Top of the World: Peruvian Beer Comes Down From the Mountain
For years the only beers you could find in Peru were mass-produced lagers like Cuzqueña, Pilsen or their regional variations, which are all produced by a single conglomerate owned by SABMiller. Yet, with a vibrant gastronomic heritage and a history of artisanal distilling with pisco, it was only a matter of time before interest in beer took off.
And as the South American culinary scene continues to progress at an astounding rate, its craft brewing scene has begun to catch up. It started in countries like Chile and Brazil, which have cities and regions with strong histories of German immigration. Moving beyond the Reinheitsgebot, brewers began experimenting with hoppy West Coast-style ales and Barleywines, even dabbling with merlot yeast or using piñones, the seeds of the monkey puzzle tree. Now Peru has joined the fray, too.
In 2011, brewery Sierra Andina appeared first, propelled by a steady stream of international climbers to its mountain town of Huaraz. Then in Lima, popular bars and restaurants like Cañas y Tapas and Mayta gave artisanal brewers a sales outlet and a reason to increase production.
“People were tired of always drinking the same beers available locally, which are all industrial lagers of 5-percent alcohol, very clear, with little flavor or aroma,” says Ignacio Schwalb of Lima’s Cervecería Barbarian, another pioneer. “We have grown from a few brewers to more than 50 today,” he adds. “In the case of Barbarian, it has been roughly two years since we began bottling our beer. We have gone from producing 800 liters per month to more than 10,000 liters per month and more than 300 points of sale.”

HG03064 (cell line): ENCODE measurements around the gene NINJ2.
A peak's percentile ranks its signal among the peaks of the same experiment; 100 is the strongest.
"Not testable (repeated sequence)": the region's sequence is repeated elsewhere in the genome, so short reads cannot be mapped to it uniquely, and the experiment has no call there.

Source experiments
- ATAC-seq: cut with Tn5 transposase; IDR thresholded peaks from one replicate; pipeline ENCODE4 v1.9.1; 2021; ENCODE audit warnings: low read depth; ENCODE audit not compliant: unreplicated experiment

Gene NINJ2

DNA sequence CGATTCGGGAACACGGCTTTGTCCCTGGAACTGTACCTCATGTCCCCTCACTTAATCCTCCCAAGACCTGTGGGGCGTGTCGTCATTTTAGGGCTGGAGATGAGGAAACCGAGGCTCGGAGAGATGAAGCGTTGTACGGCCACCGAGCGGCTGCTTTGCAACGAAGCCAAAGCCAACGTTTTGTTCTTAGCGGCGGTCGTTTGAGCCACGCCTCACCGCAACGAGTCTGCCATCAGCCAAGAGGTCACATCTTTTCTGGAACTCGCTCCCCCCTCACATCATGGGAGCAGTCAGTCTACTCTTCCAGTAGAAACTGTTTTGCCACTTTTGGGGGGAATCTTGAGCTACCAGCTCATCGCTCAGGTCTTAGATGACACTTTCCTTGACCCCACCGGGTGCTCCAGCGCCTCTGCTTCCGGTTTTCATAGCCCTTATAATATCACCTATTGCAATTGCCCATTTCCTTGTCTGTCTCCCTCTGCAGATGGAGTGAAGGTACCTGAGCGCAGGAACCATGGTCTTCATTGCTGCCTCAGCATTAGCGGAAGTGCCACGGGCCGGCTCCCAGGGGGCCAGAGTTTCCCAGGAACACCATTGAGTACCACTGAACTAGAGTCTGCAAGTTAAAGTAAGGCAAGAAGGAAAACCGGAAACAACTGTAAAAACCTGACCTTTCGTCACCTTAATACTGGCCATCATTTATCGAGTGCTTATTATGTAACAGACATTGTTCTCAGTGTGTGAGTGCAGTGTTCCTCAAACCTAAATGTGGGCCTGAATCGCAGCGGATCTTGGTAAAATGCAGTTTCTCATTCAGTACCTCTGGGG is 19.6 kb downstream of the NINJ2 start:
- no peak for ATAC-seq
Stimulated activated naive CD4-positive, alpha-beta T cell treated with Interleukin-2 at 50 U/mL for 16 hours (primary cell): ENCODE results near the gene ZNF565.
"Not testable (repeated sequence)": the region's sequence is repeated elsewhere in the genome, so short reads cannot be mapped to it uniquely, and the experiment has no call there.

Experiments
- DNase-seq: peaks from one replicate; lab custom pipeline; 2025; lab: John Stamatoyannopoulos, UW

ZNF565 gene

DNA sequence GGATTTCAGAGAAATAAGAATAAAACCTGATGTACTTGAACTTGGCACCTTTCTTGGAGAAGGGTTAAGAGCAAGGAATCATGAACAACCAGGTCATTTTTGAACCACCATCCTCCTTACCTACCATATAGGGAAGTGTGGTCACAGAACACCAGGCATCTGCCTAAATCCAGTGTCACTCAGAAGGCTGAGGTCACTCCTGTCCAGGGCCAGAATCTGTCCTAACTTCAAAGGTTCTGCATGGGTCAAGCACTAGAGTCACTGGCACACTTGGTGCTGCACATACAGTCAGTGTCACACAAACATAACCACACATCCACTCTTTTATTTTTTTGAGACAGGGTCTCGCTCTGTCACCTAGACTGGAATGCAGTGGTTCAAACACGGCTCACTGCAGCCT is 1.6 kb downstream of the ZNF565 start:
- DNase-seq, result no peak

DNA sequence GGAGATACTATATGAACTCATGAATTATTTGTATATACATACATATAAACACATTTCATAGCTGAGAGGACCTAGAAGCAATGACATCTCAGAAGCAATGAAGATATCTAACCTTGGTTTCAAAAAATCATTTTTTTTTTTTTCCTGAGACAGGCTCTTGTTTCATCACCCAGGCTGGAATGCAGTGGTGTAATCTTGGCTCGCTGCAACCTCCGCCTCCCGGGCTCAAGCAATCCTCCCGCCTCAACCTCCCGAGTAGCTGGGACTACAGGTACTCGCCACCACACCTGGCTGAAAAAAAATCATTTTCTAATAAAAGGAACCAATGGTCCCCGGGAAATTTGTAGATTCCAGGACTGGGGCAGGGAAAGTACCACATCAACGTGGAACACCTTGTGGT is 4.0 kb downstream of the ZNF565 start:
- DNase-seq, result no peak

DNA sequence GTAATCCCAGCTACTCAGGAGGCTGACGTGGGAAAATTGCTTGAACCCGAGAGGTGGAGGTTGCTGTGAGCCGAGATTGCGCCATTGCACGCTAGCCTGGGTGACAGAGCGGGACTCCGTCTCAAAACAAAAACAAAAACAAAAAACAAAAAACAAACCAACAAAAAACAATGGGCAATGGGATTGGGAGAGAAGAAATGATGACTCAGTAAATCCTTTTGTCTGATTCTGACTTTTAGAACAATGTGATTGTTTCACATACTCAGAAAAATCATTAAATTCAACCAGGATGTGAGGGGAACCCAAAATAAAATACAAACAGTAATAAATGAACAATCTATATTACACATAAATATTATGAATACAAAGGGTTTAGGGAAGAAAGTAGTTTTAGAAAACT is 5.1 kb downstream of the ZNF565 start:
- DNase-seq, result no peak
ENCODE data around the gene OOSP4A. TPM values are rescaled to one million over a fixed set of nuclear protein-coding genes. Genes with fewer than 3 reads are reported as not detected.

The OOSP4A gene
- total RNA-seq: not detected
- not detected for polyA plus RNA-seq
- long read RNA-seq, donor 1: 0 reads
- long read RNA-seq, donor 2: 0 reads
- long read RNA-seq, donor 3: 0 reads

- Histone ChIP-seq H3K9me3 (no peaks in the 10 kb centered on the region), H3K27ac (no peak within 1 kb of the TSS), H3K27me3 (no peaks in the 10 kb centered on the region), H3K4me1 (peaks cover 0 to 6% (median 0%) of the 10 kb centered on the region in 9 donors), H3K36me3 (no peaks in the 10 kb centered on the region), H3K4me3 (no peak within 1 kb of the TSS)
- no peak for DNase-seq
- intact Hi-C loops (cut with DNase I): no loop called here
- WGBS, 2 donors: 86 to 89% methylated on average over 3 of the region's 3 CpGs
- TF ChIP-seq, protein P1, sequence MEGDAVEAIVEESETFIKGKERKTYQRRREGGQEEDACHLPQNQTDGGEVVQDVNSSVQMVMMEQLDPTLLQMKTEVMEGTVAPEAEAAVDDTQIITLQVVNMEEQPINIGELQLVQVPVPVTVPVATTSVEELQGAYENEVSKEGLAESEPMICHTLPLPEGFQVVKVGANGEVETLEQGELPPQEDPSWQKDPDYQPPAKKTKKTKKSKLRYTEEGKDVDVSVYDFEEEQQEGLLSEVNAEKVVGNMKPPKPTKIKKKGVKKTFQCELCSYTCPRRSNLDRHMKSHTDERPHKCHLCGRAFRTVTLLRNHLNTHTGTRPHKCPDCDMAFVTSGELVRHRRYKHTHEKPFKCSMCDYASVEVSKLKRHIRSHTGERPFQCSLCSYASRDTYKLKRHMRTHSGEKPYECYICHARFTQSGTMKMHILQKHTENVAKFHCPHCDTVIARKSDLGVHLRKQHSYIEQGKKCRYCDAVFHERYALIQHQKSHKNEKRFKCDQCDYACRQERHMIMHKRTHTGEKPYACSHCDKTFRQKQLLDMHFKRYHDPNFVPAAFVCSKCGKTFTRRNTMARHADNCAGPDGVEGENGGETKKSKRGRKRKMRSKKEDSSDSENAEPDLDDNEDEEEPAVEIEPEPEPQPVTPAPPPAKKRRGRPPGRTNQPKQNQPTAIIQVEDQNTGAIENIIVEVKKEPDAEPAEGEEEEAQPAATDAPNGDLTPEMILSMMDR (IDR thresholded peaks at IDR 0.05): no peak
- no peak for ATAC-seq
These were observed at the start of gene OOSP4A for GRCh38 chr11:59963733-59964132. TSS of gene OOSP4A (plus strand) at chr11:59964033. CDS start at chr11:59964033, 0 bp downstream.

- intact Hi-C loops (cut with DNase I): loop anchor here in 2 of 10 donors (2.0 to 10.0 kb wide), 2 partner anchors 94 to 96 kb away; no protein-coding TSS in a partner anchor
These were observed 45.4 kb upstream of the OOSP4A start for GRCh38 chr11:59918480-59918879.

Peruvian brewers have also begun experimenting with native Andean ingredients. For instance, Ate-based Cumbres flavors its beers with maíz morado (purple corn), quinoa, kiwicha or amaranth, cacao and organic Peruvian coffee. Back in Lima, Cervecería Maddok brews Capsicum, an IPA made with spicy rocoto peppers from Arequipa.
At times, kitchens have even been directly involved with production. Butcher Renzo Garibaldi of Osso helped develop a smoked ale made with bacon. Last year at Astrid & Gastón, the flagship restaurant of world-famous chef, author and restaurateur Gastón Acurio, executive chef Diego Muñoz, sommelier Julio Barluenga and bartender Aarón Díaz helped create a special-edition Witbier with Belgian-influenced brewery Saqra to serve at a 29-course tasting menu. Aromatic and balanced, it used begonias, geraniums, and coriander seeds from the restaurant’s kitchen garden.
“I hope it’s the beginning of the development of very strong craft breweries in Peru, where each production is of better quality,” says Muñoz.
Beyond Lima, where more than a dozen small breweries have opened in the past two years alone, artisanal breweries are launching around the country, from Cervecería del Valle in Cuzco to Grateful Brewing in Arequipa. And while craft brewing in Peru is still in its infancy, tempting few people to hop on a plane just for a taste, several of the more established breweries are entering the US market, following the trail of numerous forward-thinking Peruvian restaurants that have recently opened.
In Williamsburg, Brooklyn, it’s no surprise that new restaurant Llama Inn opted to carry beers from Peruvian craft breweries along with Cuzqueña, which has long been available in the states. But to bring in bottles from Cumbres, Barbarian and Nuevo Mundo, it needed the help of Ethnica Foods, an importer that was already sourcing Peruvian beer for a restaurant in Washington DC called China Chilcano.
“The craft beer movement is relatively new in Peru,” says chef Erik Ramirez, a veteran of Eleven Madison Park. “To be able to be a part of that and showcase the beers at Llama Inn is pretty in line with what we are trying to do. We want to do something new, get out of the perception of what people typically think of Peruvian food, and the same goes for the beer.” ■